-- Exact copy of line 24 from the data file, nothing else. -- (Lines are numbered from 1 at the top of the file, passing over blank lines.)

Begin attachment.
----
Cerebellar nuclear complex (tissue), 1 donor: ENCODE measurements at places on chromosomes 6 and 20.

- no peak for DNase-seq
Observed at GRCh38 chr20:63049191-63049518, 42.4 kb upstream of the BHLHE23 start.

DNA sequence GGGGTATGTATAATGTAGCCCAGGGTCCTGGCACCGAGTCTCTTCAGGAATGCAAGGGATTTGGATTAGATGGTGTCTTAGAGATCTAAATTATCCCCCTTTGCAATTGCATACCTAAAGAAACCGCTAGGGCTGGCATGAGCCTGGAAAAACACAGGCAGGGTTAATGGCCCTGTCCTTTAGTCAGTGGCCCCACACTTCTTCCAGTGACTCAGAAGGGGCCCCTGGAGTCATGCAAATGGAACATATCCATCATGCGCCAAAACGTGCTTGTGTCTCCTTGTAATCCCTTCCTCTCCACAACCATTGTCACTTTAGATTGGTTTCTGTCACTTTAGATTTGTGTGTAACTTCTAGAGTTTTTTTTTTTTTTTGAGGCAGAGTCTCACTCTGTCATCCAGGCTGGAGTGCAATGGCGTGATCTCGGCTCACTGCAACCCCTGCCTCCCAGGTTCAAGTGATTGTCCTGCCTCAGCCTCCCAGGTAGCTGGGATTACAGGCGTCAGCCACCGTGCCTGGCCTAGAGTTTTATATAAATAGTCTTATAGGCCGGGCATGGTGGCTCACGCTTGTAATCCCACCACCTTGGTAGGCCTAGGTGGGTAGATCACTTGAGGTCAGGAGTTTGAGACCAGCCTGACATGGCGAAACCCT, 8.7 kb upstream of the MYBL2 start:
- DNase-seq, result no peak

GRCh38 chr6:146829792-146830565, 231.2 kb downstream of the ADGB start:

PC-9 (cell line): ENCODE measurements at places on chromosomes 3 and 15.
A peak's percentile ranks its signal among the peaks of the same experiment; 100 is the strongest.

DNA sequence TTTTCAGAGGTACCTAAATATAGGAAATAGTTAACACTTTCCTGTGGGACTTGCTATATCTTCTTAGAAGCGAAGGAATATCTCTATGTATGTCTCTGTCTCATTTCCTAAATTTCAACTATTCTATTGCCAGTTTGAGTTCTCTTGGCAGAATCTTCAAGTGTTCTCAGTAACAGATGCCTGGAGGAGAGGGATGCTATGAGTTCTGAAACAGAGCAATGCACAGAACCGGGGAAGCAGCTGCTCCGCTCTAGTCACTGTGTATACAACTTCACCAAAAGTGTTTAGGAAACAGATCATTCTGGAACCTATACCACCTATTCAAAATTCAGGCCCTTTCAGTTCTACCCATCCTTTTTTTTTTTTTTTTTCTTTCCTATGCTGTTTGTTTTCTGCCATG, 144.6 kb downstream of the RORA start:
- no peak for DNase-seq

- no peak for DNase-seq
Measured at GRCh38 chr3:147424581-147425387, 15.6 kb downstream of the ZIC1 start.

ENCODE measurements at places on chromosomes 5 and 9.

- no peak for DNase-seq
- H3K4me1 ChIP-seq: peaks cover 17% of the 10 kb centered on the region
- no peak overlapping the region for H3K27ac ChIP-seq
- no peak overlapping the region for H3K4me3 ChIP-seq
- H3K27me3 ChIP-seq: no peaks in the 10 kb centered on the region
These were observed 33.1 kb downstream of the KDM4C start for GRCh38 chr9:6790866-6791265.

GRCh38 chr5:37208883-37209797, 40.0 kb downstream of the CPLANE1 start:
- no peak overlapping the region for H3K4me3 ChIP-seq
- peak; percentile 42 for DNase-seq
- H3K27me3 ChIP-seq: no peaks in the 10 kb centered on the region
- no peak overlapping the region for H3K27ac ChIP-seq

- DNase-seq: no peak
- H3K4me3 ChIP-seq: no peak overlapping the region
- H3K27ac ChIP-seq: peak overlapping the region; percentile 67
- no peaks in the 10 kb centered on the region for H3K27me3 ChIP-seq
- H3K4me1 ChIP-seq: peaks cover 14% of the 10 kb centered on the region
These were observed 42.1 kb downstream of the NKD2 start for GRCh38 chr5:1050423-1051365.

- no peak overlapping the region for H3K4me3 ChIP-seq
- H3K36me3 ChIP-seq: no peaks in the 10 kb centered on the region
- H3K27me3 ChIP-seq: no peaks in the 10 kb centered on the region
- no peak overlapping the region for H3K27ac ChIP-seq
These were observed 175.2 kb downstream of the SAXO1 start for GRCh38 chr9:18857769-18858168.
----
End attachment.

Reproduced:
- no peak overlapping the region for H3K27ac ChIP-seq